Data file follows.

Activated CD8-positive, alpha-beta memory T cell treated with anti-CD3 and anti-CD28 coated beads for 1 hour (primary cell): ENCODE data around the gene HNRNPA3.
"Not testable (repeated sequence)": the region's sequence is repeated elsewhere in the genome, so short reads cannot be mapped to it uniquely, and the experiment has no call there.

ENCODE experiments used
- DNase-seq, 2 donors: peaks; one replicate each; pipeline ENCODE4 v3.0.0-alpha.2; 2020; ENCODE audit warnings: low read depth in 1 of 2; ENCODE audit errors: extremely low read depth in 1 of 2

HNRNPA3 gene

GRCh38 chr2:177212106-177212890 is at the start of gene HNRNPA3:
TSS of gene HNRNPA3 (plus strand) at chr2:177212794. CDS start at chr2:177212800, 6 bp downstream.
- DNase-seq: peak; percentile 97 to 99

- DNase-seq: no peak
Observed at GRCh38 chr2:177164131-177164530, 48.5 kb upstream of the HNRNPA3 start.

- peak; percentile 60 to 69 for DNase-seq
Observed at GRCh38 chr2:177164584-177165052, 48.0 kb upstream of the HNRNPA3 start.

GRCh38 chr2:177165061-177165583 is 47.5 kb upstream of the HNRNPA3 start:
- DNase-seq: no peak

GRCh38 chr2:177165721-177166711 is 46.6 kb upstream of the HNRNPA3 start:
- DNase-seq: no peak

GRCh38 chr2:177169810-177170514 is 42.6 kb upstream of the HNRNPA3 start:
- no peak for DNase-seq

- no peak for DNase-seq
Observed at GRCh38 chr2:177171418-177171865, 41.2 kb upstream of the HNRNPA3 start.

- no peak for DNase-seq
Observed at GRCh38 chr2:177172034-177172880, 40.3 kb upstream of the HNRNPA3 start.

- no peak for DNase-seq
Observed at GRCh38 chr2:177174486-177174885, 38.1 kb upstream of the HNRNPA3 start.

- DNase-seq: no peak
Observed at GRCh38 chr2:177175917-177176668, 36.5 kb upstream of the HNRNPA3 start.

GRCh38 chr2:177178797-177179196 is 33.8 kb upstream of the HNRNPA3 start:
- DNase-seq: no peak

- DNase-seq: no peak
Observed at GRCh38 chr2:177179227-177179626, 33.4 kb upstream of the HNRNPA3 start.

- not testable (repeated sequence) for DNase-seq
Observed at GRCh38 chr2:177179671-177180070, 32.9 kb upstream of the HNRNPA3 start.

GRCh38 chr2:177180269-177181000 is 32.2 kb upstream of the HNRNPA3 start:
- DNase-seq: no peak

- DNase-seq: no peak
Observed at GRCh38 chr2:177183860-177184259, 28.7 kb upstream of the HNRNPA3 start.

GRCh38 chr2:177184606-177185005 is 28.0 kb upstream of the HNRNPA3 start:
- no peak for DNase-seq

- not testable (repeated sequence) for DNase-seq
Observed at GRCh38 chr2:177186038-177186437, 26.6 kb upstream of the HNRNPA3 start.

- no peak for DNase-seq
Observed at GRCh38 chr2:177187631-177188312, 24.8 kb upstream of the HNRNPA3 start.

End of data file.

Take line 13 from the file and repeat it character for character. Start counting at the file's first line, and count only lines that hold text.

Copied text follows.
GRCh38 chr2:177165061-177165583 is 47.5 kb upstream of the HNRNPA3 start: